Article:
The Impact of United Nations Trade Policies on Kenyan Elephant Population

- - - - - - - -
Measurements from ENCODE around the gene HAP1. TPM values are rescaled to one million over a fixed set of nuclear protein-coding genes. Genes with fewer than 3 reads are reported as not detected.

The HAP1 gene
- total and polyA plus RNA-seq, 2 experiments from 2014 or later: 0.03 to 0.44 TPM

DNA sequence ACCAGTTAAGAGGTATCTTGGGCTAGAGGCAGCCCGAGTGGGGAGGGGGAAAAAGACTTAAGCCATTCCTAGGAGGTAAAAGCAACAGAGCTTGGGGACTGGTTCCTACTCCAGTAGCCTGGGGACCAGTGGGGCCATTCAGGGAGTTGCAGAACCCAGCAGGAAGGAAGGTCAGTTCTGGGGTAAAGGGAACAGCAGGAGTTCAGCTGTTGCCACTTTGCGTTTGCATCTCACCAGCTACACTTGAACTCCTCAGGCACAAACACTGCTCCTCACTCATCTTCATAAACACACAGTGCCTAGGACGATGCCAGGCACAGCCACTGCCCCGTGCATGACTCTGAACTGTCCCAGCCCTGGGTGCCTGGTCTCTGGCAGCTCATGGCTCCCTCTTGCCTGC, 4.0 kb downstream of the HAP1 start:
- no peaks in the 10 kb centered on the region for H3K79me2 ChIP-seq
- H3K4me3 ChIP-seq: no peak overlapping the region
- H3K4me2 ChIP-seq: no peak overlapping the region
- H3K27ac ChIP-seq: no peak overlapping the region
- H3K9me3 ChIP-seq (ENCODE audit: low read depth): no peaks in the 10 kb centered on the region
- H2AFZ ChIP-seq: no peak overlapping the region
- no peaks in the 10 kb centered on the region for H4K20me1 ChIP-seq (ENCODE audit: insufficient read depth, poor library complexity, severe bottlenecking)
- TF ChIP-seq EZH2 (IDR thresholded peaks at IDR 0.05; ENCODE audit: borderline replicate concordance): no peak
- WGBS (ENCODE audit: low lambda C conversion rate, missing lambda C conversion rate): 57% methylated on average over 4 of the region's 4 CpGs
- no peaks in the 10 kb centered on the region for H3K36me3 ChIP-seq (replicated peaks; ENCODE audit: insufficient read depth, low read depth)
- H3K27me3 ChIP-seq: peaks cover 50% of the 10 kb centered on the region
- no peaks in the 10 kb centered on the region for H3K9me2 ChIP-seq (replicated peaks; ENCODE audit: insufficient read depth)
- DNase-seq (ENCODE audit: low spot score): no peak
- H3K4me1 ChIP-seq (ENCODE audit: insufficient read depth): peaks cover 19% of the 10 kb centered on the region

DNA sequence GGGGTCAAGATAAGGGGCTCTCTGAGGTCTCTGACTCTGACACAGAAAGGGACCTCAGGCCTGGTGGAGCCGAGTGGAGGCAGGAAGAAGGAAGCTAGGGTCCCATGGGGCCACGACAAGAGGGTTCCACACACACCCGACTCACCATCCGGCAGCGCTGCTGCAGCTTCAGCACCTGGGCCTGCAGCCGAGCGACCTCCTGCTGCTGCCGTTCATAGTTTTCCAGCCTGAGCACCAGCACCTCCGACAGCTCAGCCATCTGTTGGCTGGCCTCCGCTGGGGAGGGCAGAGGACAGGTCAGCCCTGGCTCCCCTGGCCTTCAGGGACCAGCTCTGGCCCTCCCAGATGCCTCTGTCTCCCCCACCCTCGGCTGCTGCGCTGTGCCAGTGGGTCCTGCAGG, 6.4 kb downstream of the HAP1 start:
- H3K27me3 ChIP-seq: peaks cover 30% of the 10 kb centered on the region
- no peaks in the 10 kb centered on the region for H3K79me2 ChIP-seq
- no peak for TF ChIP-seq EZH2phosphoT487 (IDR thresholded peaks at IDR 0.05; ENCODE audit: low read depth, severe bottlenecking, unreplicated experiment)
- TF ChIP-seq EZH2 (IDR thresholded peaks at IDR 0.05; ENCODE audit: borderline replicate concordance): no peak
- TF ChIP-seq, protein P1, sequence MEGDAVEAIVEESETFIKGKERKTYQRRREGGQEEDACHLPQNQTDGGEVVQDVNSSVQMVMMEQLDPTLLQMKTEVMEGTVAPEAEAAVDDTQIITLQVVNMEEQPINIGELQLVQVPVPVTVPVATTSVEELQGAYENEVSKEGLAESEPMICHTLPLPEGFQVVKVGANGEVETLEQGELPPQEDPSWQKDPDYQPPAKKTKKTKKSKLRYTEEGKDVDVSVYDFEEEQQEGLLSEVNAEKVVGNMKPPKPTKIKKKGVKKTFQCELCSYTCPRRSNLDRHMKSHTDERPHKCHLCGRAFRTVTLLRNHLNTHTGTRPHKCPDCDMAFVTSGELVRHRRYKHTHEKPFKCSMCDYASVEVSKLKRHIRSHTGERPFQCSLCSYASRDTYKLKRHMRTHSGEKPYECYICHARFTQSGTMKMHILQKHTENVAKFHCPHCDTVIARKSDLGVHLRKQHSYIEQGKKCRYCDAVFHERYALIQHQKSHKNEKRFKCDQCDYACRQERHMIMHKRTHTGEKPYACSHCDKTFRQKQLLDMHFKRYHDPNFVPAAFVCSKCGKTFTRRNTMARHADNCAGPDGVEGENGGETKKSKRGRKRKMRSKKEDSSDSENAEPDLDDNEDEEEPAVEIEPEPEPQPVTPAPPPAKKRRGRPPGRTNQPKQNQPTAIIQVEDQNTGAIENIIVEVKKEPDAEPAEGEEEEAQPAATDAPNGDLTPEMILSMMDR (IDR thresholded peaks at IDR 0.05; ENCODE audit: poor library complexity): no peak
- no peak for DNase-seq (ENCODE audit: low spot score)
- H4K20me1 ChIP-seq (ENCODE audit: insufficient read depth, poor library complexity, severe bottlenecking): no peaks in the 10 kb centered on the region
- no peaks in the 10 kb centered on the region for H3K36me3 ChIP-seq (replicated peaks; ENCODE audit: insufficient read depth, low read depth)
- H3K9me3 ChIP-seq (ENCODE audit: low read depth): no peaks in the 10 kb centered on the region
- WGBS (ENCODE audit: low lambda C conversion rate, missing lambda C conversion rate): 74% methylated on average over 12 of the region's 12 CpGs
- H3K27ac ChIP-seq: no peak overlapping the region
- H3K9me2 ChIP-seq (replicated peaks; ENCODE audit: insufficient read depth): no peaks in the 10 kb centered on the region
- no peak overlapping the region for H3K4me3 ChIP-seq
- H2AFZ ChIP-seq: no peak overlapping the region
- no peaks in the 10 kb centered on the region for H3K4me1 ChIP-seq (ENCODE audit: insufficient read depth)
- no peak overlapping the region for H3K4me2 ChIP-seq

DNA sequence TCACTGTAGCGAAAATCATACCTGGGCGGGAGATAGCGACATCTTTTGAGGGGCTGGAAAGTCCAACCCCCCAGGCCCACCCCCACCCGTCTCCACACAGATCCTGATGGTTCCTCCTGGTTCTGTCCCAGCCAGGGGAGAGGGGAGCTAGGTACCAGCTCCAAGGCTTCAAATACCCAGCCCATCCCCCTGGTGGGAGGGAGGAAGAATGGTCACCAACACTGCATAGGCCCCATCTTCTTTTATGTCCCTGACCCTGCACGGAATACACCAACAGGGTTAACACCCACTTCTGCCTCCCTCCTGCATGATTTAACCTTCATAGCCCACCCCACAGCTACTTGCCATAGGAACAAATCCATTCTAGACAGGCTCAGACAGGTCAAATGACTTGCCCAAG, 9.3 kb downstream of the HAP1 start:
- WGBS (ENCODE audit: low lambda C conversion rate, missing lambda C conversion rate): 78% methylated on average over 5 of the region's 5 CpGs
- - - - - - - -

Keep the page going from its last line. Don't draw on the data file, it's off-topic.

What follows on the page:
Every day endangered species throughout the world are driven toward extinction and no extinction possibility draws more attention than the majestic African elephant. In an effort to save dwindling elephant populations, a worldwide commercial ivory trade ban was adopted in 1989 by upgrading the elephant listing from Appendix II to Appendix I of the Convention on International Trade in Endangered Species of Wild Fauna and Flora. This paper combines an ecological logistic population growth model based on habitat carrying capacity with econometric supply and demand curves to statistically demonstrate the 1989 ban reduced elephant poaching deaths in Kenya by 15,000 per year following the ban and was crucial in saving the Kenyan elephant from extirpation. The ecological logistic model fills gaps in actual verifiable data with satisfactory accuracy and provides input data into the econometric model. The resulting bioeconometric model builds on the observation that worldwide behavior defines ivory demand while local attitudes control supply and the model measures the shift in demand following U.N. ban enactment. Since the 1989 ban was enacted, because of regional economic pressure, the U.N. has experimented with limited exceptions to the ivory ban. Accordingly, this paper investigates the impact of these actions on elephant populations, too. This study is the first to demonstrate how simple bioeconometrics can quantitatively measure a shift in demand and the resulting impact on target populations, and should prove useful for protecting endangered species by providing important quantitative bioeconomic feedback for policymakers both in Africa and elsewhere.